Shutterstock’s resource hub includes tips and insights for creatives to help them navigate the new limitations including articles like Why Your Home Is the Perfect Place for a Photoshoot or 5 Photography Tutorials on YouTube for Photographers at Home, which gives more practical advice.
WWD: How has the explosive growth of online shopping amid the COVID-19 outbreak impacted digital marketing?
J.E.: Brands are realizing that they need to depend on social and digital channels more than ever before for all facets of the shopping experience — from product discovery to upselling and beyond. They’re relying on their creative team to create compelling video content for platforms like Instagram and Snapchat with incredibly limited resources.
Shutterstock is empowering these retail marketers to create this content quickly with a diverse collection of over 330 million images and 18 million video assets with new content being added daily. Premium stock content provides a very different challenge to using material specifically shot for a script or creative idea and it’s been amazing to see how brands have inventively leveraged our content to create some incredible work.
It’s also been incredible working with producers and creators from new diverse backgrounds in allowing creatives to be creative.
WWD: How can stock agencies such as Shutterstock help companies meet these demands?
J.E.: Companies have had to pivot quickly from traditional marketing language and imagery to images that speak to the current situation. Most consumers want brands to reflect back on what they’re seeing and feeling around them.
Shutterstock is helping brands by producing high-quality photo and video content that can easily be integrated into brand pages, social media accounts, and retail pages to reflect back what consumers are feeling. Brands that aren’t doing this come across as disingenuous or tone-deaf in a world of change.
WWD: From a content perspective, what are some of the trends you see? How can brands market in a sensitive and non-tone-deaf way? What’s required?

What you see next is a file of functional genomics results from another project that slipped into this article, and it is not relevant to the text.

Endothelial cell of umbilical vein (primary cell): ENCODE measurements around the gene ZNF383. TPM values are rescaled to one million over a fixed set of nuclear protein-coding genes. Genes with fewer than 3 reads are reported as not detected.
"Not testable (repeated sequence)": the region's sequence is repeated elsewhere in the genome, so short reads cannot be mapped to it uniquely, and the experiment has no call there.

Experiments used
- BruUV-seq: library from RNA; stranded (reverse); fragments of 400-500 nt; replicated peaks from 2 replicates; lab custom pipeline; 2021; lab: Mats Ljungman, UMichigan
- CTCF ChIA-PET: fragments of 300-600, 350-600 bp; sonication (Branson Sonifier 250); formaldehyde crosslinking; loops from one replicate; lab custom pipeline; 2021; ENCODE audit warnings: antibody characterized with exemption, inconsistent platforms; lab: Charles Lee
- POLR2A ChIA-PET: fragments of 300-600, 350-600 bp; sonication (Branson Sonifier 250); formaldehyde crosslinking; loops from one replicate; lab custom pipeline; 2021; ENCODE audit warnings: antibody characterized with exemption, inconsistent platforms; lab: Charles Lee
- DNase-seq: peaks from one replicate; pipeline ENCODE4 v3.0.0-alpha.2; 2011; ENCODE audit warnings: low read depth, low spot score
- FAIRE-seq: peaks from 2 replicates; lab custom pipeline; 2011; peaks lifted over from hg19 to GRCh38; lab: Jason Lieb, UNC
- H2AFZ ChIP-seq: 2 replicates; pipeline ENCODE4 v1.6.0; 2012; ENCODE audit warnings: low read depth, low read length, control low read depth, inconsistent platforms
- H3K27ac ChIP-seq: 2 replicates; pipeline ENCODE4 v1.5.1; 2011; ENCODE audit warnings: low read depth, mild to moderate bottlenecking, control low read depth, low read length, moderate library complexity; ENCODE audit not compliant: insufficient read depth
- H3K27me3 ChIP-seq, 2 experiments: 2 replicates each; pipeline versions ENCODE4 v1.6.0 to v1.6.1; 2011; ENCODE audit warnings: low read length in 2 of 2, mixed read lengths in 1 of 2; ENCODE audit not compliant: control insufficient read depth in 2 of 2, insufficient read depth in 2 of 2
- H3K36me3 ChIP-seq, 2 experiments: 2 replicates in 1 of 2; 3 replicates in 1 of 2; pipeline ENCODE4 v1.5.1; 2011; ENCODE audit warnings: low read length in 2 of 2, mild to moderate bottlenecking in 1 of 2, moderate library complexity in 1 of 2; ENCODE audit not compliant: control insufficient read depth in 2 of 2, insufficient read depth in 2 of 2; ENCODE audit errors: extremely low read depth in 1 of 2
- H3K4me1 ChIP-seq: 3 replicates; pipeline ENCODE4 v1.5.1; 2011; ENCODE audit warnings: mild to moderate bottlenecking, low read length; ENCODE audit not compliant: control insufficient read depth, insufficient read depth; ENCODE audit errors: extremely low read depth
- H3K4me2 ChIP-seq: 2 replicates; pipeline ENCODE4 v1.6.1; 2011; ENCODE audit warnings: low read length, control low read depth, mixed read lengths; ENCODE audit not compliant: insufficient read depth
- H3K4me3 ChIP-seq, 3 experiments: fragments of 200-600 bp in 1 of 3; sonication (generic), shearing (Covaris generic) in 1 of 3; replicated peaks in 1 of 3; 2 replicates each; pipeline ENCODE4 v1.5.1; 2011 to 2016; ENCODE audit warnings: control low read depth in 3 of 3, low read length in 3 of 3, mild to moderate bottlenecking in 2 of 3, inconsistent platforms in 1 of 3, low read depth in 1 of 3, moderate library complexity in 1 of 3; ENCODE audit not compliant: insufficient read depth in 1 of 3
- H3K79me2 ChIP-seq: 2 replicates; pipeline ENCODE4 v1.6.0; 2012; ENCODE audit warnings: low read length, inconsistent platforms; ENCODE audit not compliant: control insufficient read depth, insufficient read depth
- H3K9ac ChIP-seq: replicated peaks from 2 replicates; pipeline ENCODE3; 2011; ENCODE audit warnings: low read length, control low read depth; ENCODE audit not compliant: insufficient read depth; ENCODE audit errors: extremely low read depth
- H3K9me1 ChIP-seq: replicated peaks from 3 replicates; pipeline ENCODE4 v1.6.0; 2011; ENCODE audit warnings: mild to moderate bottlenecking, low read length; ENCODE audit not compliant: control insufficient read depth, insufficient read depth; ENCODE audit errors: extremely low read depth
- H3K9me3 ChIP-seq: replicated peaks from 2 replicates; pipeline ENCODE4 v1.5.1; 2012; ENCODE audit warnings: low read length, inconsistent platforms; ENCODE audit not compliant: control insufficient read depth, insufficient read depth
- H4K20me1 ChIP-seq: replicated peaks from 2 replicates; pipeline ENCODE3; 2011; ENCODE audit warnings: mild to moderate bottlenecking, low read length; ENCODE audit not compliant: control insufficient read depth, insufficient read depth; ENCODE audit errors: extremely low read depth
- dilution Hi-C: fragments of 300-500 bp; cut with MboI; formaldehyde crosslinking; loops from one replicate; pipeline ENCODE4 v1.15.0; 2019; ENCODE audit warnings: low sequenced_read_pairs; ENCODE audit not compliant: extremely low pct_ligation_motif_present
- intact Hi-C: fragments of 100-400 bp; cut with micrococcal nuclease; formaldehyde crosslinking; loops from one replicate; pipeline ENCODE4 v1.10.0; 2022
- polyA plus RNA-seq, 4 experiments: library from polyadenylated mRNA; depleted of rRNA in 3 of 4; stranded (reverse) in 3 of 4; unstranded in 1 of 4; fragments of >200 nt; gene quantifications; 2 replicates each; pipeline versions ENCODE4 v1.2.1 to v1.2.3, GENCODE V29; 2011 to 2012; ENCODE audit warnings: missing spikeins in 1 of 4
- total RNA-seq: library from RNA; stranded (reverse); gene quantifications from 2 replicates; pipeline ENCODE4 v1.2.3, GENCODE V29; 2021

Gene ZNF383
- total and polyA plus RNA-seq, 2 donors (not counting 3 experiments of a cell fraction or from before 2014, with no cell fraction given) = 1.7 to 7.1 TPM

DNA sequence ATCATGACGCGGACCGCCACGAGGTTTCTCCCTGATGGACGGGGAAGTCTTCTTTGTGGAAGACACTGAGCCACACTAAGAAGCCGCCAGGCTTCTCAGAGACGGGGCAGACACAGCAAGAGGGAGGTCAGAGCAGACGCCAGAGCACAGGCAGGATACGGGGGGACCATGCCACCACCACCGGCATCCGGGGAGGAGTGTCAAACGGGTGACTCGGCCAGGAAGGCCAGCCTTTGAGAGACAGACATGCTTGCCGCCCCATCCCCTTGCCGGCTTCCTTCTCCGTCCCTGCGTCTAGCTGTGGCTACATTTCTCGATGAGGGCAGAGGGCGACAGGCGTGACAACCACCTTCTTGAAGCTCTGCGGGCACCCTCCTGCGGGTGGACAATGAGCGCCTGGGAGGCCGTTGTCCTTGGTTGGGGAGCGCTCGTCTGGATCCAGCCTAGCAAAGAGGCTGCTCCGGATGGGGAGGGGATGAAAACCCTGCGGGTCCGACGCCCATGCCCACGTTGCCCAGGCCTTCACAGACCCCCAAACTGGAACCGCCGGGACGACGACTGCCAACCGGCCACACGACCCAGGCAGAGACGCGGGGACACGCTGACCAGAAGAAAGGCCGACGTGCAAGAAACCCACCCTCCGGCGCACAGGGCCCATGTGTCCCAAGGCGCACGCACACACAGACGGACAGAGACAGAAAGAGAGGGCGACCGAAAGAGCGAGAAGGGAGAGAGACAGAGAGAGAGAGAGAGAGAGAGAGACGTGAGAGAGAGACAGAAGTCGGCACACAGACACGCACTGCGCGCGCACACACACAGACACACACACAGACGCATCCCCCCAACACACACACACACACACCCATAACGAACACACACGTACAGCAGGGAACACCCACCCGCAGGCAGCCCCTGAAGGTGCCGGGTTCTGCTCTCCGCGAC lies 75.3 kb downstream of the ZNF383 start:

J.E.: This is an extraordinary time in our lives. I believe the role of brands right now is to stand with and support all the families, communities and businesses that have been impacted by this crisis and have supported their businesses over the years. You can still show your latest brand collections in many traditional scenarios, however, make sure you also speak to the now.
Now more than ever, customers are looking to brands for positivity and to lead by example. People want “real” [now] more than ever. It’s a time for empathy: a time for brands to listen to customers’ new/changing needs and to engage in transparent conversations. This will enable us to move forward collectively and prioritize what is most important during this time, from protecting employees and creating social initiatives, to designing new services and products.
It’s a scary yet beautiful moment we’re living through, people recognize the hope, inspiration, and swell of kindness around them. When brands can tell that story with truth, with striking visuals and without being overtly selling, then they’ll meet consumers where they are right now. The unifying message of this crisis is that we’re truly all living it together so we can all relate to one another.
And — of course –—communicating all of this in the right tone is crucial, but it’s delicate work. The key to achieving this is by keeping messages authentic, heartfelt and real especially as online shopping is the new norm. Many also use it as an escape to look forward to a time when those new shoes will have a daily role again.